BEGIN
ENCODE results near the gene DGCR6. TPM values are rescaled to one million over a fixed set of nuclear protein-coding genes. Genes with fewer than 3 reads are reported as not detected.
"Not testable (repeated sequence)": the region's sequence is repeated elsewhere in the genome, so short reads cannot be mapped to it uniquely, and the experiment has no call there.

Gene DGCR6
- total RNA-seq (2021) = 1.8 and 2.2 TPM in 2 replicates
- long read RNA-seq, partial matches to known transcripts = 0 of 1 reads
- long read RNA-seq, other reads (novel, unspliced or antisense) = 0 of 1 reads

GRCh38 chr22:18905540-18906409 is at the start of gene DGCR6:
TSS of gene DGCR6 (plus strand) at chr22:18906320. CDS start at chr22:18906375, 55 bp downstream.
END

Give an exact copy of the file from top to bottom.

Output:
ENCODE results near the gene DGCR6. TPM values are rescaled to one million over a fixed set of nuclear protein-coding genes. Genes with fewer than 3 reads are reported as not detected.
"Not testable (repeated sequence)": the region's sequence is repeated elsewhere in the genome, so short reads cannot be mapped to it uniquely, and the experiment has no call there.

Gene DGCR6
- total RNA-seq (2021) = 1.8 and 2.2 TPM in 2 replicates
- long read RNA-seq, partial matches to known transcripts = 0 of 1 reads
- long read RNA-seq, other reads (novel, unspliced or antisense) = 0 of 1 reads

GRCh38 chr22:18905540-18906409 is at the start of gene DGCR6:
TSS of gene DGCR6 (plus strand) at chr22:18906320. CDS start at chr22:18906375, 55 bp downstream.